One of about 30 protesters who had been on hunger strike in an eastern Ukrainian city over pension cuts died Sunday night after police broke up their tent encampment, the protest leader said.

The group were survivors of Ukraine's Chernobyl nuclear accident and had been staging their protest in the mining city of Donetsk in eastern Ukraine since November 14 after reductions in the state pensions they receive for their part in fighting the 1986 disaster.

With temperatures hovering around zero, local emergencies ministry workers had provided one large tent with heating for the core protesters to sleep in until the issue had been resolved.

But after a court ruled the protest illegal late last week, police stormed into the main tent Sunday night and removed a power generator, a stove and cut off lighting, the protest leader Nikolai Goncharov told reporters.

In the ensuing disorder, 68-year-old Gennady Konoplyov was taken ill and died in an ambulance after the police operation, Goncharov said. It was not clear what he had died from and there was no immediate comment by police.

The police attack on the tent city was an act of terrorism, Goncharov said.

The incident is a personal embarrassment for President Viktor Yanukovich. Donetsk is his home town and normally a loyal bastion of support for him and his Regions Party.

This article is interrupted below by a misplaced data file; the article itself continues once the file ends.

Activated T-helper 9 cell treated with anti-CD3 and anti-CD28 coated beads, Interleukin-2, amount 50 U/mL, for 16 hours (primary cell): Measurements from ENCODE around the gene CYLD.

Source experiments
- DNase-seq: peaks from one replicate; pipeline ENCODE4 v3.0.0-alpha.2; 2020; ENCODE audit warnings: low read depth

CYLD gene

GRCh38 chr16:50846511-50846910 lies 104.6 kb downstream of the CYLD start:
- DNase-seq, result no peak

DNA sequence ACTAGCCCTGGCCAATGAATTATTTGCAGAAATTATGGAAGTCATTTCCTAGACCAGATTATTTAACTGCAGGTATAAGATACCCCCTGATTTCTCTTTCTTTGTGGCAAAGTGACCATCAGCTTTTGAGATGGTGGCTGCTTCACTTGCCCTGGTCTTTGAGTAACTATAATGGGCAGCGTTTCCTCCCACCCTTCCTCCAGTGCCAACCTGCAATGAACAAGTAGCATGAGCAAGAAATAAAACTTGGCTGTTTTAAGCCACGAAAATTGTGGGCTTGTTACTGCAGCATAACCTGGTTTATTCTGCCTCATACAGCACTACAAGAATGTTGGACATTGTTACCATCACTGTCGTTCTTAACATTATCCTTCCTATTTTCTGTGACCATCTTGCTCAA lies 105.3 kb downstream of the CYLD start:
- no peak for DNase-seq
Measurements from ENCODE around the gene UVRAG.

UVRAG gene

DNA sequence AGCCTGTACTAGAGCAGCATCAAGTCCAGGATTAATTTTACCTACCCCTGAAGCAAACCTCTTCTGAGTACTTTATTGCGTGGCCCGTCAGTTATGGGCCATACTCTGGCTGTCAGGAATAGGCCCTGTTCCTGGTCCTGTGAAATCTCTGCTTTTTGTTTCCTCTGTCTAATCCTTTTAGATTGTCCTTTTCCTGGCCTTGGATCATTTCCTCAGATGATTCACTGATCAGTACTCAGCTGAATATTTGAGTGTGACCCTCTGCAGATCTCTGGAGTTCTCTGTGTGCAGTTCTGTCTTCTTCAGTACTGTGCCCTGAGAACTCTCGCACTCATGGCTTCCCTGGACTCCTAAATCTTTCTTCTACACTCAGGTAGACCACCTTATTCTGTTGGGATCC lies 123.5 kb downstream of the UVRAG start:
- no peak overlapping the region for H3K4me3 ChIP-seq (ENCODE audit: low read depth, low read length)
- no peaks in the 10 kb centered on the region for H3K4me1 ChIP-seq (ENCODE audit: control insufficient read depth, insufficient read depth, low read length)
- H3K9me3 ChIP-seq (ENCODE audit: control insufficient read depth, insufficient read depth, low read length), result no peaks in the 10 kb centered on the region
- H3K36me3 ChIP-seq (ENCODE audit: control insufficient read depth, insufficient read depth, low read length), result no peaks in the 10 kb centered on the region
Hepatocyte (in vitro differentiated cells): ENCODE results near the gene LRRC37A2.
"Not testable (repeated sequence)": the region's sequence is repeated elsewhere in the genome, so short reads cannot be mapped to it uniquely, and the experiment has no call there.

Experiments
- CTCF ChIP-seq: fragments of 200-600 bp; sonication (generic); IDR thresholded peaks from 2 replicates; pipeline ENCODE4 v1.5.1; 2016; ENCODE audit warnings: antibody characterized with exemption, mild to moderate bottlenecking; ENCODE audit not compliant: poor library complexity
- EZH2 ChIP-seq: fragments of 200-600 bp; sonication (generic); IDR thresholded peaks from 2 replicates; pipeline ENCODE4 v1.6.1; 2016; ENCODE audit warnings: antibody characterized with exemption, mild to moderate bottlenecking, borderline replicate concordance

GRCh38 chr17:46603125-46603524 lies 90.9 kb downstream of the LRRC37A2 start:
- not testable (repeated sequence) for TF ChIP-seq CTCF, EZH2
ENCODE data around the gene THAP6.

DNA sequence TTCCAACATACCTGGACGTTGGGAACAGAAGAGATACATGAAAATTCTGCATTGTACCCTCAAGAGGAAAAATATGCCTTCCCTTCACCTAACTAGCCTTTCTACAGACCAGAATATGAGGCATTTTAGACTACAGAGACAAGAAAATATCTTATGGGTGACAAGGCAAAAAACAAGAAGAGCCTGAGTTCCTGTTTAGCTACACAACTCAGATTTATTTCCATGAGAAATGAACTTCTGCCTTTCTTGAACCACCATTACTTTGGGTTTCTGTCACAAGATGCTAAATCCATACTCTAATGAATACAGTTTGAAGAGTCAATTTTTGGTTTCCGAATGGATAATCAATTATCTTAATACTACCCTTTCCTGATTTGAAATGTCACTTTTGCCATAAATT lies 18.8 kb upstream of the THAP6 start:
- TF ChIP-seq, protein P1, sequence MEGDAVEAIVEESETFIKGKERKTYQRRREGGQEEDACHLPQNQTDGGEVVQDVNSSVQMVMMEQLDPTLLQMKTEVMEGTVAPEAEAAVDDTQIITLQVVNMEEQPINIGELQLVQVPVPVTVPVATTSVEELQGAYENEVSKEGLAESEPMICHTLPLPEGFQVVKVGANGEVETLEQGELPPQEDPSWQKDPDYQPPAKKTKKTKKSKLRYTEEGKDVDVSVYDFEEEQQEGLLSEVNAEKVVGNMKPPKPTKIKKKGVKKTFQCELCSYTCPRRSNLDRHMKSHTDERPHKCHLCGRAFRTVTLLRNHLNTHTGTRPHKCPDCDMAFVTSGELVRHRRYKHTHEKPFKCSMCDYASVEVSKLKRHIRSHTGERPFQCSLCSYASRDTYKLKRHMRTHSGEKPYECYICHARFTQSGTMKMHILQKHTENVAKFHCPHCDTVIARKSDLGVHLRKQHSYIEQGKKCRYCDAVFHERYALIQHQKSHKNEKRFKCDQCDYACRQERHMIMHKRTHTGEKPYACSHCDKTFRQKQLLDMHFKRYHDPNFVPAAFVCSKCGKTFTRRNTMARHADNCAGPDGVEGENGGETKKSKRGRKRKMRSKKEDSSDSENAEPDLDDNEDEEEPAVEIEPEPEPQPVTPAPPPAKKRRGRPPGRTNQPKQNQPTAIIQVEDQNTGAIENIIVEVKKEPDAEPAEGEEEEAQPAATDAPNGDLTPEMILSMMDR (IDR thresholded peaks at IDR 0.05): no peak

All this has happened with the silent agreement of the guarantor of the Constitution, President Viktor Yanukovich of Ukraine. The death of our comrade will be on his conscience because the President arranged this mayhem, Goncharov said.

Reform of the ex-Soviet republic's bloated pensions system is one of the commitments that Yanukovich's government has had to make to the International Monetary Fund in return for a $15 billion stand-by program.

It is dragging its heels, however, on another promise to the IMF to raise the price of household gas which it fears will dent the popularity of the Regions Party before a parliamentary election next October.

The Chernobyl disaster-fighters, who were evacuated with their families from the northern region 25 years ago, have become a powerful action group against the government's austerity moves and regularly stage protests at the parliament building in the capital Kiev.

(Reporting by Lina Kushch; Writing By Richard Balmforth; editing by David Stamp)